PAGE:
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Alu Insertion Polymorphisms and the Genetic Structure of Human Populations from the Caucasus

NCJ Number
European Journal of Human Genetics Volume: 9 Dated: 2001 Pages: 267-272
Date Published
6 pages

An analysis of eight Alu insertion loci (ACE, TPA25, PV92, APO, FXlllB, D1, A25, and B65) was conducted in six populations from the Caucasus, which is the region on the border between Europe and west Asia, between the Black and Caspian Seas).


The six populations in the study were Indo-European-speaking Armenians; Altaic-speaking Azerbaijanians; North Caucasian-speaking Cherkessians, Darginians, and Ingushians; and South Caucasian (Kartvelian)-speaking Georgians. As indicated, the Caucasus populations have a high degree of linguistic diversity. This makes the populations of the region ideal for studying the genetic structure in relation to linguistic diversity and geographic barriers, the major one being the Caucasus Mountains. Findings indicate that the Caucasus populations exhibit, on average, less variability than other populations for the eight Alu insertion polymorphisms analyzed. The average heterozygosity is less than that for any other region of the world, with the exception of Sahul. Within the Caucasus region, Ingushians have much lower levels of variability than any of the other populations. The Ingushians also showed unusual patterns of mtDNA variation compared with other Caucasus populations. This indicates that some feature of the Ingushian population history, or of this particular sample of Ingushians, must be responsible for their different patterns of genetic variation at both mtDNA and Alu insertion loci. In contrast to the low levels of variation within Caucasus populations, the populations examined had high levels of between-population differentiation. This is indicative of small, isolated populations. The study found no significant correspondence between the geography of linguistic diversity and the genetic relationship of Caucasus populations. The lack of correlation of genetic relationships with either geographic or linguistic factors further supports the influence of small population size and genetic drift on the genetic structure of Caucasus populations. 2 tables, 3 figures, and 24 references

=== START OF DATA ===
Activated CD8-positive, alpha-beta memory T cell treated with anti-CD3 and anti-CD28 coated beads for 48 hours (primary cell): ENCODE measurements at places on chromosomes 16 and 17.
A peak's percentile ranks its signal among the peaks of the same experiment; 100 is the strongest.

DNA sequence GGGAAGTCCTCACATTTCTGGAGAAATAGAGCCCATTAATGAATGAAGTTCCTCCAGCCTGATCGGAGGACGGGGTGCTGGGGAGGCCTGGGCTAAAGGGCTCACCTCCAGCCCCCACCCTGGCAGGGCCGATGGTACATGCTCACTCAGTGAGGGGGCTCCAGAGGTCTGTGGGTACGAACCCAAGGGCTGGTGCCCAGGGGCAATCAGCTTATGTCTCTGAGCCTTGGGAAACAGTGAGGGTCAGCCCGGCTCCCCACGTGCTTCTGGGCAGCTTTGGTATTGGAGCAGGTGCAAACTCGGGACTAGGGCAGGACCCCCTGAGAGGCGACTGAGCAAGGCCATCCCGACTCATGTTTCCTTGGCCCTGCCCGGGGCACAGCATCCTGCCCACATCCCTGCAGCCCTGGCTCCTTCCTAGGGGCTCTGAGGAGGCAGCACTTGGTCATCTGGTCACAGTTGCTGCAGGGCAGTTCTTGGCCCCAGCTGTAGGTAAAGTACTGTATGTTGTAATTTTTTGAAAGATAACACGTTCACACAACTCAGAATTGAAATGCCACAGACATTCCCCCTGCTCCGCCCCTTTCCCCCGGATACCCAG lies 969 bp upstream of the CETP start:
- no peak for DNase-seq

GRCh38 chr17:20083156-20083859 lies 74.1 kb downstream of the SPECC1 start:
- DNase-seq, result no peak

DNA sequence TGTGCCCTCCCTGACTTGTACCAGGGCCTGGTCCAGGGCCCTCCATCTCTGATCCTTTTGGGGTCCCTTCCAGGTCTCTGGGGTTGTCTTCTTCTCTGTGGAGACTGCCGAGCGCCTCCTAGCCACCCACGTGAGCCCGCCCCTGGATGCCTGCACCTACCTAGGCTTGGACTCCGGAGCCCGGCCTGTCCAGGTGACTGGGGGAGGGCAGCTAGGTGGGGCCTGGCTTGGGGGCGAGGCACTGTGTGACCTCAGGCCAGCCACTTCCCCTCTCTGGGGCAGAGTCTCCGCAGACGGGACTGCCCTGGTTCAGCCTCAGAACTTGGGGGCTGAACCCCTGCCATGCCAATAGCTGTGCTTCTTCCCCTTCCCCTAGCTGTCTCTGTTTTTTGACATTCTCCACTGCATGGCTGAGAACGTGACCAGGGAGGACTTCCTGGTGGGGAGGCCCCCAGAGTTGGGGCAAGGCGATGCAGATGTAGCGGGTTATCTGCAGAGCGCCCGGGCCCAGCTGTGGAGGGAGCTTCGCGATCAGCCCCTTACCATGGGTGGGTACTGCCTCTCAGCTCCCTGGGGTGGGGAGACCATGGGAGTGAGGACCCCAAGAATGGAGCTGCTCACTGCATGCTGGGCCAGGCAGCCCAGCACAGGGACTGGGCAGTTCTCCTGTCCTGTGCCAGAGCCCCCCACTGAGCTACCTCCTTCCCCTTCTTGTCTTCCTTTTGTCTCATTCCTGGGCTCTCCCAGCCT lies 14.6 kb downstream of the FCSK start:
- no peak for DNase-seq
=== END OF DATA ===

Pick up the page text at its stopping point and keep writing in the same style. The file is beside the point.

Date Published: January 1, 2001